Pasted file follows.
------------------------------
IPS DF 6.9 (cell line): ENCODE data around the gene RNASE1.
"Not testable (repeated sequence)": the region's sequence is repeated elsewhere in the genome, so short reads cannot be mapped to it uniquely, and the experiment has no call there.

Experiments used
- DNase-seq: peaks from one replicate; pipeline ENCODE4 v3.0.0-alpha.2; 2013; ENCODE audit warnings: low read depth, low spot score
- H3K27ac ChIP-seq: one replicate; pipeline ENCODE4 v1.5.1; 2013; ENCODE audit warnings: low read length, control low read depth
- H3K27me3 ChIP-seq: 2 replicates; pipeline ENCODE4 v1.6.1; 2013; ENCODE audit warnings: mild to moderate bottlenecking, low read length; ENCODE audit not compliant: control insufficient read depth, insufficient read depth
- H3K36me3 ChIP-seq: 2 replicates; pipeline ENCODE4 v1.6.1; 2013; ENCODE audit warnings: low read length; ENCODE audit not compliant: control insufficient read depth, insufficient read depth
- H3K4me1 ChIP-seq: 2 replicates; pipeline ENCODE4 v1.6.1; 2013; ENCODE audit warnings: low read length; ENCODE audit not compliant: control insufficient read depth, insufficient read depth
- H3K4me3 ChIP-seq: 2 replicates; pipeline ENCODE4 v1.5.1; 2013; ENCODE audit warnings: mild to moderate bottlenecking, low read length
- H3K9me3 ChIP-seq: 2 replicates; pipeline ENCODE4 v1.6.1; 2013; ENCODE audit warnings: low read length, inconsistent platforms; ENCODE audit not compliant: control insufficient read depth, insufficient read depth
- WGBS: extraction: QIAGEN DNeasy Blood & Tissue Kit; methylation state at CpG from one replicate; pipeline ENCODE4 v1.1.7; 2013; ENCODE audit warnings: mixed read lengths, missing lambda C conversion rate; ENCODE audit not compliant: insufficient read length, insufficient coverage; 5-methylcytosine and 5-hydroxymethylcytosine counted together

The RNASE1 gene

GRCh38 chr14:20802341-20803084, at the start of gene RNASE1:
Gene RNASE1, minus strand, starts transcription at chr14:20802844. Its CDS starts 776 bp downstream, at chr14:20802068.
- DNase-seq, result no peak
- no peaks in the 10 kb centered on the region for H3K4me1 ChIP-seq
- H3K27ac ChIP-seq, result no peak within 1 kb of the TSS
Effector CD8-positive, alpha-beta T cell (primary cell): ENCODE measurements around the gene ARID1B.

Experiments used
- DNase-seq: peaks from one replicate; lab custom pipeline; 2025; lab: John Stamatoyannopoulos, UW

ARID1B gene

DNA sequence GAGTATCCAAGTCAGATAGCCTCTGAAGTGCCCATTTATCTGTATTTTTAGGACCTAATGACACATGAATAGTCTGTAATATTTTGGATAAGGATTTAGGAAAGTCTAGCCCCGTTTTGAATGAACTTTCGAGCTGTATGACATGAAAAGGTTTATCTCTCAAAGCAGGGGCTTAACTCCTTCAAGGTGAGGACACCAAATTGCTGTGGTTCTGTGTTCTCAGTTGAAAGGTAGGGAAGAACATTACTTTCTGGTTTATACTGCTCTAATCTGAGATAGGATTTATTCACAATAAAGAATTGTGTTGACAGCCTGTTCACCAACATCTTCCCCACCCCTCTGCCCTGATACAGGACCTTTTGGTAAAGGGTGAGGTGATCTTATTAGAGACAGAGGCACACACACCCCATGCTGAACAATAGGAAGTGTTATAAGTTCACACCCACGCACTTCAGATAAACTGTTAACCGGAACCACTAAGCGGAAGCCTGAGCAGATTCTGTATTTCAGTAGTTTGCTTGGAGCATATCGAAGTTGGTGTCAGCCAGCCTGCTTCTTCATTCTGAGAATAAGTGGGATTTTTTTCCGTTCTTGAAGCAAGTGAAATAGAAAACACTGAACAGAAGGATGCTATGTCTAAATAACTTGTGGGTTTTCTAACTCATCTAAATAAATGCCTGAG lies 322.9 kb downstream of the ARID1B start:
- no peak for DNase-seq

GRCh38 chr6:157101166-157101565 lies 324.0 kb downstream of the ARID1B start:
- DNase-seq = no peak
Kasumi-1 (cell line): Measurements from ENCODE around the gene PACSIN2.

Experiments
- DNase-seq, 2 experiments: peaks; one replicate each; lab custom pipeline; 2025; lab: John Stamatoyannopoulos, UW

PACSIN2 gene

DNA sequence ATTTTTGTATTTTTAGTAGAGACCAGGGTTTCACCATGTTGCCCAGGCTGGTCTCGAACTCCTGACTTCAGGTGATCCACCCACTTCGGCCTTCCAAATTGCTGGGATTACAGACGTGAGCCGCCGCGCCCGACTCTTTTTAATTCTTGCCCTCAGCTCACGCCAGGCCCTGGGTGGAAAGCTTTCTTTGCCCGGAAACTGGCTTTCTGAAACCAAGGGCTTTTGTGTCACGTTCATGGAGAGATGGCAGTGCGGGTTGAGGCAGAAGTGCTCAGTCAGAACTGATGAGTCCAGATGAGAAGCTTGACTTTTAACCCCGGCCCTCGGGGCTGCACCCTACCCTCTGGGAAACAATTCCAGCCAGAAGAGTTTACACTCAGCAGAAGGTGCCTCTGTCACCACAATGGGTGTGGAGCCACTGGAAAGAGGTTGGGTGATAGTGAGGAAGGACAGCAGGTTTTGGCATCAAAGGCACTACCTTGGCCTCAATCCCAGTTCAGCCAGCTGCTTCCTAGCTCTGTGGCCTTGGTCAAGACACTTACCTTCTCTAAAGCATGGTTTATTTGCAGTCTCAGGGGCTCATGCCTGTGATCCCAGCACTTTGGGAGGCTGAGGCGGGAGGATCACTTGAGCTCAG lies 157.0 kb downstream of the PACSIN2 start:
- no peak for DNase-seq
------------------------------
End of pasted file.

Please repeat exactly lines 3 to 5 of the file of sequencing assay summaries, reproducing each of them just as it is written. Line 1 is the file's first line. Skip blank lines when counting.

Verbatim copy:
Experiments used
- DNase-seq: peaks from one replicate; pipeline ENCODE4 v3.0.0-alpha.2; 2013; ENCODE audit warnings: low read depth, low spot score
- H3K27ac ChIP-seq: one replicate; pipeline ENCODE4 v1.5.1; 2013; ENCODE audit warnings: low read length, control low read depth